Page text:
The accessories that come with the Vector GX provide you with a solid basic computing experience. The 17-inch AOpen LCD, with a native 1,280x1,024 resolution, is large enough to watch a movie on in a small room, and the 2.1 Creative speakers are equally dorm room appropriate. About the only feature of this package that we think is cheesy is the floppy drive. We're not sure we've even seen a floppy disk in the last 18 months, let alone used one to store data. Media card readers cost $15 or less. In the age of digital cameras and USB thumbdrives, the floppy is dead. You can upgrade to a floppy-8-in-1 media reader combo drive for $25, but we'd like to see this option come standard.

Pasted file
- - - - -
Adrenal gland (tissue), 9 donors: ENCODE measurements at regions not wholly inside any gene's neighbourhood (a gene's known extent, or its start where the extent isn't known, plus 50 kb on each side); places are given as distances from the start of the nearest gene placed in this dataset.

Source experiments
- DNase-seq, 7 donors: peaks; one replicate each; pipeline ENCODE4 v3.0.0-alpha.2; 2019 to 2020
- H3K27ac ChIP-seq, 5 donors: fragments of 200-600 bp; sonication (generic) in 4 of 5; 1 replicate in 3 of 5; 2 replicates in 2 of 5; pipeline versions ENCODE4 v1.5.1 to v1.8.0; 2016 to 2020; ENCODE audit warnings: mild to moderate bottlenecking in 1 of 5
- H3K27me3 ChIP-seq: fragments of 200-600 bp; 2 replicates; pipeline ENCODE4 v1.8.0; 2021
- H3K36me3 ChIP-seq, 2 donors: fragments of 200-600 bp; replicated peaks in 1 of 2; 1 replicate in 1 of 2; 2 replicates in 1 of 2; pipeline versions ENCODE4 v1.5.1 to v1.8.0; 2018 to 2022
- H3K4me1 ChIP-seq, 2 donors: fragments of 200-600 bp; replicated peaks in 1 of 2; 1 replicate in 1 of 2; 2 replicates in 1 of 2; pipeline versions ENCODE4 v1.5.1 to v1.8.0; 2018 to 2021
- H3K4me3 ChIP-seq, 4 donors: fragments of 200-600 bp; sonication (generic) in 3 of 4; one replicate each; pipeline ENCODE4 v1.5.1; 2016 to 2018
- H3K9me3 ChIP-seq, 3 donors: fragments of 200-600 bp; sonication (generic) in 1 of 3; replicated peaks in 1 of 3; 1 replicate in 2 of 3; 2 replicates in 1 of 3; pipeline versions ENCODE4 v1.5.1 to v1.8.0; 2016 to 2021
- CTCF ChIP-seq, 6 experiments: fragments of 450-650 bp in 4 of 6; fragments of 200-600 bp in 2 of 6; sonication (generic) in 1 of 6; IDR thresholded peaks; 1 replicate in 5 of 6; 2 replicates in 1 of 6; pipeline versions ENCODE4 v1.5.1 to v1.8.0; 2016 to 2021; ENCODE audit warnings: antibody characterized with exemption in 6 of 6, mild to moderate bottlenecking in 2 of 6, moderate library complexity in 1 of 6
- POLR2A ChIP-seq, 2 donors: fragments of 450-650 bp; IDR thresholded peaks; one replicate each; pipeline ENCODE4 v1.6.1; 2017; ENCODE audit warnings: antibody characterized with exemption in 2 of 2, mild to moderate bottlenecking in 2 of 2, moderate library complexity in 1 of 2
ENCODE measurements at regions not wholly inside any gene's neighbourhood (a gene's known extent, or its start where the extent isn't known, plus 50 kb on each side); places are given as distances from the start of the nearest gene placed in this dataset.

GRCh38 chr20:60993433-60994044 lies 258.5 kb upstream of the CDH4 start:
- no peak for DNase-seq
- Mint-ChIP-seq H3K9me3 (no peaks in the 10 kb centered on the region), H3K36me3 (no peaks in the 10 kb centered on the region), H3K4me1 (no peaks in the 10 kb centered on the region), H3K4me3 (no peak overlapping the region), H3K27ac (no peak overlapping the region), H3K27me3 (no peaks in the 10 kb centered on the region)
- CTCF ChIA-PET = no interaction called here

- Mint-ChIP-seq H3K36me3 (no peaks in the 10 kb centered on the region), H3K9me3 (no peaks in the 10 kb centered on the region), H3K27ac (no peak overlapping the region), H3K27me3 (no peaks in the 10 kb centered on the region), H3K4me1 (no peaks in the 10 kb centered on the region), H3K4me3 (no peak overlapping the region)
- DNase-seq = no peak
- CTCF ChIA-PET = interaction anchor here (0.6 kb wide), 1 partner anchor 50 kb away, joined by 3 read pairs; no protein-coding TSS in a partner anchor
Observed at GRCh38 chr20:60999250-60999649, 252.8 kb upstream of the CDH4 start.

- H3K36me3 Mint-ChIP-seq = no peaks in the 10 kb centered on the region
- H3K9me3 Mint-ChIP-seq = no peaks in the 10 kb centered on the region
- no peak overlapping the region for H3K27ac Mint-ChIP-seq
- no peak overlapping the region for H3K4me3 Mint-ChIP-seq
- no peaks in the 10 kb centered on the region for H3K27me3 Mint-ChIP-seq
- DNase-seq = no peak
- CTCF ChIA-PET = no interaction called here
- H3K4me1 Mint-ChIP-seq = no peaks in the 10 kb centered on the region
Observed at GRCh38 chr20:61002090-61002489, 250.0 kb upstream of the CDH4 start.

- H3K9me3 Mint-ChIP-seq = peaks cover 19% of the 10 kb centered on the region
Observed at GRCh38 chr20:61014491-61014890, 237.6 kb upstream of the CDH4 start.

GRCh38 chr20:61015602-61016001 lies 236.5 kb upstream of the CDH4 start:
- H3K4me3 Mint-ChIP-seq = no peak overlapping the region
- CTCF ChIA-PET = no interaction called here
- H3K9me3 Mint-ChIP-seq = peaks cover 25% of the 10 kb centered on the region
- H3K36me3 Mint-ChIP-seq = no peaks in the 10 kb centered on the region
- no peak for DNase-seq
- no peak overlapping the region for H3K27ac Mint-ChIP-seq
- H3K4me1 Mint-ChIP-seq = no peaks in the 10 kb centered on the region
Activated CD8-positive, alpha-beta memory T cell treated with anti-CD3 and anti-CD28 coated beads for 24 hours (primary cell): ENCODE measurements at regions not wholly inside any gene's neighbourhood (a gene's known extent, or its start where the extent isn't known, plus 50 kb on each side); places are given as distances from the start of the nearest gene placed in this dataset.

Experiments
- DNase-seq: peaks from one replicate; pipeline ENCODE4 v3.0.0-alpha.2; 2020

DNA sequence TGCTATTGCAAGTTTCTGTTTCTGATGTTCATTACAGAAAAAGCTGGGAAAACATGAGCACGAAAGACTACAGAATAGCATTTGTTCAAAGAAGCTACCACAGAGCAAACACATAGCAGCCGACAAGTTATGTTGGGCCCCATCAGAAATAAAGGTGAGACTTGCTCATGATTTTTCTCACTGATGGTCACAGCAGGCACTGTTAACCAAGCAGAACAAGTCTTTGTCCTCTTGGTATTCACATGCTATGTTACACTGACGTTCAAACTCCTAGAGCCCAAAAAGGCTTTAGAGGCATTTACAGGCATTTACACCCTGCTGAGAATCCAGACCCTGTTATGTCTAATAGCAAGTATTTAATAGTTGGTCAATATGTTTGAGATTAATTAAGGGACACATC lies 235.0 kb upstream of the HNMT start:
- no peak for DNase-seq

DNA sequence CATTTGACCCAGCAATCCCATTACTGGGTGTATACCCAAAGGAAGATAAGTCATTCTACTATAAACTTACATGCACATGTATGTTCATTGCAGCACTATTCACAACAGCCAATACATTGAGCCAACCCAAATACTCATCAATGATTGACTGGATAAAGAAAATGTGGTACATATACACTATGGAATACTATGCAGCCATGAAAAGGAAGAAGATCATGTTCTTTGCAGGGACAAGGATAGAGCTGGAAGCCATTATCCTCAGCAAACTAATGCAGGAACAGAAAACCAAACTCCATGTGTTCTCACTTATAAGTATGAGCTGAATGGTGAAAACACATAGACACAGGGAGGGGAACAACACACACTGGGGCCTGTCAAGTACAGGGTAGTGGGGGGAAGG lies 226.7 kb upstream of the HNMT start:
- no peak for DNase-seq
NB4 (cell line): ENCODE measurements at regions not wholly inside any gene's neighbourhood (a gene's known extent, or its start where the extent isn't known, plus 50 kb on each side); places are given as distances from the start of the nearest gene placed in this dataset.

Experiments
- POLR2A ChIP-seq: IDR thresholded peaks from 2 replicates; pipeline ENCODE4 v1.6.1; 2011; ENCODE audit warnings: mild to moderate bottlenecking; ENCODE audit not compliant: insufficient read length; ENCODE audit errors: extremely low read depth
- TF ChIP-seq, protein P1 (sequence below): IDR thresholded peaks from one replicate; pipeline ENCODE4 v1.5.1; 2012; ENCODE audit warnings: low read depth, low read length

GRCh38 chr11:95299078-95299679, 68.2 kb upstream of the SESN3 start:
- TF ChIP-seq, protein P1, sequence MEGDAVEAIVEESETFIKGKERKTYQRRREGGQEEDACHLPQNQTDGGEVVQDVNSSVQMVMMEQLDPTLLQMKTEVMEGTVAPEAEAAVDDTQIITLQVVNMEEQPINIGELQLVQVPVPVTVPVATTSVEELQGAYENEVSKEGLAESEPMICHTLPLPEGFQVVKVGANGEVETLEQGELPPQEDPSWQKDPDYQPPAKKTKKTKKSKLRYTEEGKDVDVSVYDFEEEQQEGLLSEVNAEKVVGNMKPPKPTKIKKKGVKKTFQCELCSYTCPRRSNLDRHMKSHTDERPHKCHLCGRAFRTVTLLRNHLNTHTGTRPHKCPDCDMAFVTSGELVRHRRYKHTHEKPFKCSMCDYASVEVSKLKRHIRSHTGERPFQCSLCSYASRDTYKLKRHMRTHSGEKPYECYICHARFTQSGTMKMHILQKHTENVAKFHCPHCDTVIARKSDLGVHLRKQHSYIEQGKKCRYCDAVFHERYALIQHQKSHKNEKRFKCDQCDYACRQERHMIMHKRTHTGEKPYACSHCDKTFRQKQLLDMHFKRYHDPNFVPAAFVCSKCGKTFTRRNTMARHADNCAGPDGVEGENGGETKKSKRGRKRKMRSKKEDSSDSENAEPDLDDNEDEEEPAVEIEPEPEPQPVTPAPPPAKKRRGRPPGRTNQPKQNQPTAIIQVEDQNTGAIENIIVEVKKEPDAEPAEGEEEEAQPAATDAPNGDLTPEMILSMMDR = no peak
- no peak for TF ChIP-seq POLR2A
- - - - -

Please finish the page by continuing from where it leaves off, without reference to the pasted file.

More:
We've always lauded Velocity Micro's support. The Vector GX comes standard with one year parts and labor coverage. We credit Velocity Micro most for its comprehensive online support, which is easy to navigate, clearly written, and in general one of the most robust in the industry. Phone support is not 24/7 in the standard package, but its lines are still open during a generous window, from 7 a.m. to 11 p.m, Monday through Friday, and from 10 a.m. to 4 p.m. ET on Saturdays. And of course you can upgrade the service incrementally, up to three years of warranty coverage, with 24/7 emergency phone support and onsite service.
|Photoshop CS2 image-processing test|
|iTunes encoding test|
|Office productivity test|
|Quake 4 at 1,024x768, 4xAA 8xAF||F.E.A.R. at 1,024x768 SS 8xAF|
Find out more about how we test desktop systems.
AMD test bed